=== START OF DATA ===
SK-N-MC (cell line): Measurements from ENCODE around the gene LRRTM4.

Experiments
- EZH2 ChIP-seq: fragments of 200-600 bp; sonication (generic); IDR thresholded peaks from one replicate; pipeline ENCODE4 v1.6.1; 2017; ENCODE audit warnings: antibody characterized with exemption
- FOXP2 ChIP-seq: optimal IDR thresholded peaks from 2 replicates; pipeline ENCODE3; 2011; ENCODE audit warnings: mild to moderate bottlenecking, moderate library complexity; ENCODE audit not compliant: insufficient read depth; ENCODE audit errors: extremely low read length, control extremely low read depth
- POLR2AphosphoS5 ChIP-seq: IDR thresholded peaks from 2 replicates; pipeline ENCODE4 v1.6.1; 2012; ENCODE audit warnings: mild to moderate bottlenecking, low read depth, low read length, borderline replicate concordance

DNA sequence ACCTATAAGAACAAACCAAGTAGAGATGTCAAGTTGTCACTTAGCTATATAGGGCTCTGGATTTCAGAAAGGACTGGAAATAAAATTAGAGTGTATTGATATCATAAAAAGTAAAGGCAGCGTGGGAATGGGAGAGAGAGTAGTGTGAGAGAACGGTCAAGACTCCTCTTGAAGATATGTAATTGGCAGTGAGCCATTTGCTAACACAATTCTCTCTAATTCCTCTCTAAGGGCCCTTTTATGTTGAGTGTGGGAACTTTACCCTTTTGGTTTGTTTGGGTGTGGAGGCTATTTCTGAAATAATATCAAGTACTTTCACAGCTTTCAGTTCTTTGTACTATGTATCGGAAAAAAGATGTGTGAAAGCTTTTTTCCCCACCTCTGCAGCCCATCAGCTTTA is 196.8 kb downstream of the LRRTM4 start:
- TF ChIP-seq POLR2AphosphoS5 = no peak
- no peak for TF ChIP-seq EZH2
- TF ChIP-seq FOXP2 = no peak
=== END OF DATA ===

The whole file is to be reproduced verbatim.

SK-N-MC (cell line): Measurements from ENCODE around the gene LRRTM4.

Experiments
- EZH2 ChIP-seq: fragments of 200-600 bp; sonication (generic); IDR thresholded peaks from one replicate; pipeline ENCODE4 v1.6.1; 2017; ENCODE audit warnings: antibody characterized with exemption
- FOXP2 ChIP-seq: optimal IDR thresholded peaks from 2 replicates; pipeline ENCODE3; 2011; ENCODE audit warnings: mild to moderate bottlenecking, moderate library complexity; ENCODE audit not compliant: insufficient read depth; ENCODE audit errors: extremely low read length, control extremely low read depth
- POLR2AphosphoS5 ChIP-seq: IDR thresholded peaks from 2 replicates; pipeline ENCODE4 v1.6.1; 2012; ENCODE audit warnings: mild to moderate bottlenecking, low read depth, low read length, borderline replicate concordance

DNA sequence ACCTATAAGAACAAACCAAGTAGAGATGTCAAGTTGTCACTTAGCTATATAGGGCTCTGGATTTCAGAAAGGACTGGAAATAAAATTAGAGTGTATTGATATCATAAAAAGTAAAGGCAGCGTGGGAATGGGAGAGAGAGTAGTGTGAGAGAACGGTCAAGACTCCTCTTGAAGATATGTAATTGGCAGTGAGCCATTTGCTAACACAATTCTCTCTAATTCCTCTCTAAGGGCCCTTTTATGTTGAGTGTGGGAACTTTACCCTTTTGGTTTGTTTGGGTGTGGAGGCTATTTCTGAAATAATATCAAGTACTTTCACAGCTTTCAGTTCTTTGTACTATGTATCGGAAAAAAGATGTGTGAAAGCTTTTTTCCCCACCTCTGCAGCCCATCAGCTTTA is 196.8 kb downstream of the LRRTM4 start:
- TF ChIP-seq POLR2AphosphoS5 = no peak
- no peak for TF ChIP-seq EZH2
- TF ChIP-seq FOXP2 = no peak